Camp David under scrunity; Begin under pressure; What's behind Reagan shift -- analysis
President Sadat's aim during his talks in Washington this week is to ensure maximum Egyptian input into a new US Middle East policy that the White House wants to bear the Reagan rather than the Carter brand.
When the Republican administration took over, it inherited from the Carter administration one of the latter's major diplomatic achievements: the Camp David formula for a Middle East settlement. But the Camp David process has been stalled for months on the tricky question of autonomy for Palestinians, on which the Israelis had given an undertaking in the original Camp David accords.
There were reports from US Secretary of State Alexander Haig Jr.'s party during his visit to Mexico last weekend that the Reagan administration was thinking of taking a second look at the Camp David formula. These followed speculation that Mr. Reagan would like to broaden Camp David so that he would upstage former President Carter and get his share of credit for any progress toward a Middle East settlement.
It is difficult to see how Camp David could now be completely ditched. But interestingly, as some Arab and Western sources point out, the recent persistent Middle East diplomacy of US envoy Philip C. Habib has produced possible openings for some modification or enlargement of the Camp David formula for eventual overall peace between Arabs and Israelis.
Whether this was the Reagan administration's intent from the outset of the Habib mission -- never once publicly associated with the stalled Camp David process -- is not clear. But Mr. Habib's diplomatic success, ostensibly centered on lessening a threat of wider war in Lebanon, nevertheless has had the following consequences:
* It has raised the possibility of widening the Camp David negotiations to include Lebanon, from where the Palestinians (and more particularly the Palestine Liberation Organization) have mounted their main attacks on Israel.
* It has established a precedent for a negotiated cease-fire between Israel and the Palestine Liberation Organization (PLO) -- even though the negotiation was indirectly conducted through the US and the UN. Although this step is still short of including the PLO in Middle East settlement negotiations -- which the US and Israel refuse to do but which European governments and others think a prerequisite for effective progress -- it could be a step in the right direction.
* It has given the PLO an opportunity in wake of the Lebanon cease-fire to prove its "responsibility" and the authority of its leadership -- as against the Israeli contention that it is a splintered organization of nothing but murderers and terrorists.
* It has seen the establishment of an Arab consultative group (Saudi Arabia, Kuwait, Syria, and Lebanon) which worked in tandem with Mr. Habib in the latter's negotiation of the Israel-PLO cease-fire in southern Lebanon. If the group remains active, and if Lebanon is brought into the Camp David negotiations , Arab lands other than Egypt might be on their way toward participation in the US- sponsored Middle East peace negotiations -- long an aim of US diplomacy.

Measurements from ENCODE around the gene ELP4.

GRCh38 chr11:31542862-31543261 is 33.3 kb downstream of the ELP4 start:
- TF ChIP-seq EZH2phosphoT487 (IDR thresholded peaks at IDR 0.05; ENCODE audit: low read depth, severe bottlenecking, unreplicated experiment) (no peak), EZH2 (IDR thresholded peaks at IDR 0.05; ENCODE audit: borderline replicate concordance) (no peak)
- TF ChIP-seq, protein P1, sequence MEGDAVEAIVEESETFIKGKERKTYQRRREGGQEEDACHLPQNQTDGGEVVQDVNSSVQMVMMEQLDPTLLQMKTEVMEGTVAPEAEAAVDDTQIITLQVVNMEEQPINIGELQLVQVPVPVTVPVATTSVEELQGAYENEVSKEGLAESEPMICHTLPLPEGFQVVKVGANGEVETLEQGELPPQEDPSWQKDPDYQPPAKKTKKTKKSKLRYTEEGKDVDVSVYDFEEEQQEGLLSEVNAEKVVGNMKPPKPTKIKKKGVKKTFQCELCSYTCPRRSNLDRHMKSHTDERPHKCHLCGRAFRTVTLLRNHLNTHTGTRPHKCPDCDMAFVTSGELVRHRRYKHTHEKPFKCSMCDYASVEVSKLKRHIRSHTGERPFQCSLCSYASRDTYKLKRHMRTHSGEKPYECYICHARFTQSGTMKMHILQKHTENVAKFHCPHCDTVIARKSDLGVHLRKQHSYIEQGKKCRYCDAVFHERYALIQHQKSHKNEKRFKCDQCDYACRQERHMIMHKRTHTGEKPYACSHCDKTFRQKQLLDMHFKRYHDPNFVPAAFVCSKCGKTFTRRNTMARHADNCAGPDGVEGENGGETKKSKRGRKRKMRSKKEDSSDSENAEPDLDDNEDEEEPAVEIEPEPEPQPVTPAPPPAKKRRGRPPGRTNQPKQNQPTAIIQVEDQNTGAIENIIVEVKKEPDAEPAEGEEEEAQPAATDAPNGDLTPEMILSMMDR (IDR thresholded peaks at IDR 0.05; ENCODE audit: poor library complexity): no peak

* If all these pieces fitted together, Mr. Reagan would indeed be able to move forward having put his personal mark on the US Middle East peace effort.
Nothing dramatic is expected before Israeli Prime Minister Begin, Jordan's King Hussein, and Saudi Arabia's Crown Prince Fahd have in turn followed Mr. Sadat to Washington this summer for talks with President Reagan and Secretary of State Haig. One line of speculation is that after these visits, when all the pieces have been fitted together, Mr. Habib might be appointed US Middle East peace negotiator, a post last held under the Carter administration by Sol Linowitz.
There is no official confirmation from the US side that the Reagan administration is in fact working on any such fragile blueprint as outlined above. If indeed it is, Washington would still need to secure the acquiescence of Egypt and Israel, the two other participants in the negotiations hitherto.
Egypt could be expected to say "yes." The Egyptians see a greater US commitment to rebuilding the strength and authority of a reunited Lebanon as likely to lessen the influence there of: (1) Israel; (2) Israel's mercenary client force in southern Lebanon under maverick Lebanese Christian Maj. Saad Haddad; and (3) Syria. This three-pronged effect would suit the Egyptian national interest in the Middle East.
Israel, for its part, might demur. Like Egypt, Israel is keen to see the Syrian presence and influence in Lebanon reduced. But the Israelis would probably resist removal of Major Haddad's force from southern Lebanon, doubting whether either the Lebanese Army or any UN force could provide the same kind of reliable buffer as the major's mercenaries against possible PLO incursions into northern Israel.
One other caveat: Whatever widening there might be of the Camp David formula Egypt and Israel, each have a point on which they are likely to stand firm.
Egypt will resist anything likely to delay Israel's final withdrawal from all the remaining territory it still holds in Sinai, due next April.
Israel under Mr. Begin is likely to resist anything seen as blocking definitively the Israeli hard-liners' commitment to eventual extension of Israeli sovereignty over the West Bank -- or Judea and Samaria, as they call it -- in their eyes, the fulfillment of Old Testament promi se.